Kashmir and silence of the UN


Shahidullah Shahid

THE Kashmir issue is a long-standing dispute between Pakistan and India. It started in October 1947 when Raja Hari Singh, the ruler of Jammu and Kashmir, declared the controversial accession of the princely state of Kashmir to India. The accession was against the wishes of the people living in the vast territory of over two hundred thousand square kilometres. This forceful accession of Muslim-majority area to India was immensely protested by the local people. India resorted to force to curb the voices of three million people in Jammu and Kashmir, in the First Kashmir War (1947-1949). However, the UN intervened in the matter, after it was approached by Pakistan and India. The UN Security Council issued Resolution (47) in 1948 and asked India to appoint a plebiscite administrator, nominated by the UN, who would conduct a free and impartial plebiscite. Despite many promises made by the Indian government, especially by Jawaharlal Nehru, during the 1950s, the right of self-determination has been denied by them, until today. The Indian government has continuously defied the UN Charter, Geneva Convention, and many bilateral arrangements, such as Karachi Agreement (1949), Shimla Pact (1972) and Lahore Declaration (1999) by not conducting the plebiscite; violating the human rights; violating the Line of Control (LOC) and not agreeing to be a part of peaceful and meaningful dialogue.
Unfortunately on 5 August 2019, the Indian Government, through a presidential order, snatched the special status of Kashmir, granted under article 370 of the Indian Constitution. The Lok Sabah, India’s lower house, overwhelmingly voted in favor of the Jammu and Kashmir Reorganization Bill with 370 to 70. Currently, the entire valley is under strict lockdown by around one hundred thousand personnel. The unarmed and innocent people of Kashmir are gallantly fighting for freedom. The fresh menace of violence and torture on women and children has turned the Valley into a military cantonment. Ironically, deep silence of the international community, on seven-decade long atrocities of Indian forces in Kashmir, vociferates that the matter has been politicized by them to serve their clandestine political and trade interests in India. On the other hand, Pakistan has already faced the violent Indian aggression thrice in the shape of full-fledged wars. The limited-war by India, across the LOC, is no time-bound. Pakistan still believes in a peaceful solution of Kashmir dispute, as per the will of the people of Jammu and Kashmir, and in the light of more than a dozen resolutions of the UN on the issue. But, the post-August 5 scenario is challenging for Pakistan at political as well as diplomatic level. The words of Ashraf Jehangir Qazi, taken from his article, “Whatever it takes,” published by DAWN, well defined the current scenario. He wrote, “We can’t betray the Kashmir cause, especially after the loss of the majority of Pakistan’s population in 1971. It will render a country a failed state without meaning, purpose, a moral foundation and a future worth having.”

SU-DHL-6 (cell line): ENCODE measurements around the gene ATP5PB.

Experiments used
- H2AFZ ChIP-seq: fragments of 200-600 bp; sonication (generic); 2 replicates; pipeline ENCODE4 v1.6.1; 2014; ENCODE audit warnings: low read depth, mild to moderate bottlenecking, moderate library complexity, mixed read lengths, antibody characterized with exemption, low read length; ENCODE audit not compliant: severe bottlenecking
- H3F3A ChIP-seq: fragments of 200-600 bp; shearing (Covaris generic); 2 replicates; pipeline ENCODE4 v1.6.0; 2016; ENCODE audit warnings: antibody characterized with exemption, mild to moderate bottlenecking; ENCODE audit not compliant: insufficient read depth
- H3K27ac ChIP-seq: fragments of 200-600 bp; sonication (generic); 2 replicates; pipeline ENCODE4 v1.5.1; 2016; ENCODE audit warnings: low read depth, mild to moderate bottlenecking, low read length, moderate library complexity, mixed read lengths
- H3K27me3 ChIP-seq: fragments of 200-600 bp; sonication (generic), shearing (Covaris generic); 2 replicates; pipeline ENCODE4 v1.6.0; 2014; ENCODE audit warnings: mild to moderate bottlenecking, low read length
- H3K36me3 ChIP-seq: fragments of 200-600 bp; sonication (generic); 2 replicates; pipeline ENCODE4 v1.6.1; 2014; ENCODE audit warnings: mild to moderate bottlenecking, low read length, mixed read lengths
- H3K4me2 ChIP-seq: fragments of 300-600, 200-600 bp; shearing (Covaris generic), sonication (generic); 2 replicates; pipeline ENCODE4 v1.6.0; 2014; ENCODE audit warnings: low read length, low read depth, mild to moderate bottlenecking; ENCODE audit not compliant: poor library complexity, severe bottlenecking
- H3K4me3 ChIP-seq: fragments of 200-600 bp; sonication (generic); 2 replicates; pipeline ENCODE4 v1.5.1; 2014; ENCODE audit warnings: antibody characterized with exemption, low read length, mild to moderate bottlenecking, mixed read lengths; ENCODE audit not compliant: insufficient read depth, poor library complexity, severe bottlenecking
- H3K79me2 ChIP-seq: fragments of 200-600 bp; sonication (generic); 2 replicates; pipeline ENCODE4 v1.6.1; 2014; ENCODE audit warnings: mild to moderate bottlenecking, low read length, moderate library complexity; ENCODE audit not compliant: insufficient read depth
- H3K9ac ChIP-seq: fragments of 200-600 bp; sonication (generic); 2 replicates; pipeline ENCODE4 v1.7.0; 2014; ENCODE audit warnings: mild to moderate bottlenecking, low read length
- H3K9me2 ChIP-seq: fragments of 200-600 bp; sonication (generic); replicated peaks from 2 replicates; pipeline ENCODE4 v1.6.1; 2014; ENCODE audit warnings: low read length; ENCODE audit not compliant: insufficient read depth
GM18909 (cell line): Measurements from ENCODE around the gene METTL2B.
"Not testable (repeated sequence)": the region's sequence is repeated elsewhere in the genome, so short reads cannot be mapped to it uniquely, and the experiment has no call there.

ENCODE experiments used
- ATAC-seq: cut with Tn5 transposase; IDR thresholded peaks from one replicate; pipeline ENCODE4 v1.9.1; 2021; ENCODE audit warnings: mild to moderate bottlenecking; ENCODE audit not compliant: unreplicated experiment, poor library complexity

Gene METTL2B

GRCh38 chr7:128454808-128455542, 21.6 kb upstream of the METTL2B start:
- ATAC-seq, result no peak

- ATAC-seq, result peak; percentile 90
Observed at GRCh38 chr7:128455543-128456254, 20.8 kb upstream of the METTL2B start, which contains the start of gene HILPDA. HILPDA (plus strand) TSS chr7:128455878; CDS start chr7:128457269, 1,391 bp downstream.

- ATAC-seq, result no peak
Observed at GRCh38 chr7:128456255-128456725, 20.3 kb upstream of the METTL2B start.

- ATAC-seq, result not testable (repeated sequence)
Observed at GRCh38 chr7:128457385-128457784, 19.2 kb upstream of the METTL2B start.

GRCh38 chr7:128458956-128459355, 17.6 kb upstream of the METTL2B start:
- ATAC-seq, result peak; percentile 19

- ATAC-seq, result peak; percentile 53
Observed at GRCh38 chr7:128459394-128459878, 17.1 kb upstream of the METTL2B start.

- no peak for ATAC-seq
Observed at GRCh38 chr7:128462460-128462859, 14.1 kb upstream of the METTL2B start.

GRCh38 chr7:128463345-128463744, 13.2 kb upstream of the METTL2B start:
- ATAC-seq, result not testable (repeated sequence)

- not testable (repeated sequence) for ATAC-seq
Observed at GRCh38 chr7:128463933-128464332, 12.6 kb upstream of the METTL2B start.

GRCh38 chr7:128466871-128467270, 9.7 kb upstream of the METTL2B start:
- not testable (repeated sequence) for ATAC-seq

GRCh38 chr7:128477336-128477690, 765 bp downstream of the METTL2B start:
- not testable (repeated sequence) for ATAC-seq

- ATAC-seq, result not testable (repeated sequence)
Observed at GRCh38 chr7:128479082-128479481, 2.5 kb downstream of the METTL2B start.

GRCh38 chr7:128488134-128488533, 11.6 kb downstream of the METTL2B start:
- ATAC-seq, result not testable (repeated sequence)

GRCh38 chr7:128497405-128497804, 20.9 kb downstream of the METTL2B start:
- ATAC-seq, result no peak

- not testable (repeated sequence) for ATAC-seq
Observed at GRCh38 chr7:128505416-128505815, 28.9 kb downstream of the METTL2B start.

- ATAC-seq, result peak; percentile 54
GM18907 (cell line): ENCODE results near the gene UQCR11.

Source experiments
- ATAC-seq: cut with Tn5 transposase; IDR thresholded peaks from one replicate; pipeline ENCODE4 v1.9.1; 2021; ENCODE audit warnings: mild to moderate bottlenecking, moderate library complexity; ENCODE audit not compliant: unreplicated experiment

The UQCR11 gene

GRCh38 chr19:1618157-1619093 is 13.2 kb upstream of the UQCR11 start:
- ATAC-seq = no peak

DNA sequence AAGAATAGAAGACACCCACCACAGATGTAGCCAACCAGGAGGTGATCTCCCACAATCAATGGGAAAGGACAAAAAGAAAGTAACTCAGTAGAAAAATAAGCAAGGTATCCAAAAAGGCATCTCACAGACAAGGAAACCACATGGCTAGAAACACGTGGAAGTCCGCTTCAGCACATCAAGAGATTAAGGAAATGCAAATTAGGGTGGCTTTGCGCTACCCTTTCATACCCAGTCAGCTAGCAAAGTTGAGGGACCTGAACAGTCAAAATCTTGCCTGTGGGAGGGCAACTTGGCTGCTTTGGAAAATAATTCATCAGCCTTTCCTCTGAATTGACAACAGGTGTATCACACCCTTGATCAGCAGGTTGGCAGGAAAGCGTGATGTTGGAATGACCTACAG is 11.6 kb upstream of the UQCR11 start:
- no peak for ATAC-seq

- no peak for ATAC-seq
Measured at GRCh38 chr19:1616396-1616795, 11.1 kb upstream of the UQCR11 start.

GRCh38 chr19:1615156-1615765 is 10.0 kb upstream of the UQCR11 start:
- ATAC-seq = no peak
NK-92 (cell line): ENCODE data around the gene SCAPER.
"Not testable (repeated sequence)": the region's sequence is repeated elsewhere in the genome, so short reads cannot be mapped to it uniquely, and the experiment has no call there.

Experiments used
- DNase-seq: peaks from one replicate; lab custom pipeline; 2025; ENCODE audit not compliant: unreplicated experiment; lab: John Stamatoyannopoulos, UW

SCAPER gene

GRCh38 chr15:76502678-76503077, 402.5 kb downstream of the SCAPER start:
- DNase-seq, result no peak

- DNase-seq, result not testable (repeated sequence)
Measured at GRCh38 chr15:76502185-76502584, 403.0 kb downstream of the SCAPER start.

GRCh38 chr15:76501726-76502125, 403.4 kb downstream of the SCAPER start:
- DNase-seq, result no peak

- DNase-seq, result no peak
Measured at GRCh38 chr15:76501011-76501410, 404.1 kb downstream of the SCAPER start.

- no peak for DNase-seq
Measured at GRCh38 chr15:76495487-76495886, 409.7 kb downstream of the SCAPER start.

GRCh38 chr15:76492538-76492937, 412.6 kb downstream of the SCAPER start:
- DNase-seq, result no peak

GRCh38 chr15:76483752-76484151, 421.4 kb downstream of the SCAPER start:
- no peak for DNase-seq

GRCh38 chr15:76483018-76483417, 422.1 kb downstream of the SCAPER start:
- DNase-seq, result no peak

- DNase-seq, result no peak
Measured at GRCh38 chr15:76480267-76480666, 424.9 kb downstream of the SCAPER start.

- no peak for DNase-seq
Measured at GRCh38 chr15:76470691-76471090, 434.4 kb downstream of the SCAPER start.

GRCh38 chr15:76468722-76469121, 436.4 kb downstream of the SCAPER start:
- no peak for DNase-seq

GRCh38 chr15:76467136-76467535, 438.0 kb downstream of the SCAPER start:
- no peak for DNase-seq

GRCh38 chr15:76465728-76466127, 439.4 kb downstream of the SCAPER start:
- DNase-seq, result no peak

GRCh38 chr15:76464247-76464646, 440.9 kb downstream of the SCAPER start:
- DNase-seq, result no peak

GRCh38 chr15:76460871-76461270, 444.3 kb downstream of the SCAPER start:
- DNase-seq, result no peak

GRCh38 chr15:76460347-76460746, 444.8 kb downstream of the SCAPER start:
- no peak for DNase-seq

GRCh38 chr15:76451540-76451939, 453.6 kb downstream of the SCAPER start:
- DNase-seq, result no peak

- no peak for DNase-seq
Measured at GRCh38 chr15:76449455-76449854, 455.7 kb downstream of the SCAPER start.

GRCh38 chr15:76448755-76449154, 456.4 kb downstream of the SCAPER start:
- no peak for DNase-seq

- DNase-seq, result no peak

There is a dire need to academically trace the causes and consequences of historic and renewed Indian inhumane actions and motives of Hindutva nationalism. India is now ready to spread this by the admission of Kashmir in its union territory and introduction of illegal Citizenship Amendment Act (CAA) in the country. This should, in turn, guide Pakistan’s future course of action. The very same use of psychology can be used for highlighting the atrocities in the Valley of Kashmir by brutal Indian forces. This is high time where the acts of barbarity, inhumanity and transgression being committed by Indian forces must be underpinned through direct and indirect use of publicity globally. The materialistic and interest-driven world has turned a blind eye to Indian violations of 11 UN resolutions, Simla Accord, Fourth Geneva Convention (where the protection of civilians under military occupation was assured) as well as the scrapping of its own Constitution by revoking the Article-370 and 35(A) through Presidential Order.
It is an open secret that Kashmir is burning. The silence of the world on worst humanitarian disaster in the persecuted valley is beyond comprehension. We should not forget that Jammu and Kashmir is an integral part of Pakistan. It is our jugular vein. The people of Kashmir do not want Pakistan to fight a freedom war for them on the ground rather they seek consistency and commitment on part of us when it comes to launching a diplomatic offensive against Indian state terroris. Pakistan, at this critical juncture needs to knock dead conscience of the UN, OIC, EU and especially the superpowers. Furthermore, it should not take a pause even a single minute in its diplomatic struggle to grant some favor and ease to the people of Kashmir. It can, at least, use its political, diplomatic and moral cards intelligently to win sympathy of the world’s community in order to lift prolonged curfew and end enforced lockdown in Jammu and Kashmir. Likewise, the plight of innocent Kashmiris must be highlighted on global level publicity by involving intelligence agencies, media industry, foreign diplomats and Pakistani Diaspora abroad. The flag bearers of human rights must be sensitized by propagating the acts of savagery and iniquity committing by Indian forces in India-occupied region. This is the ripe time for Pakistani political leadership to make profound efforts for the implementation of UN resolutions that grant the right of self determination to Kashmiris without further deferment. Enough is enough.
—The writer is an Assistant Commissioner (UT) serving in KP.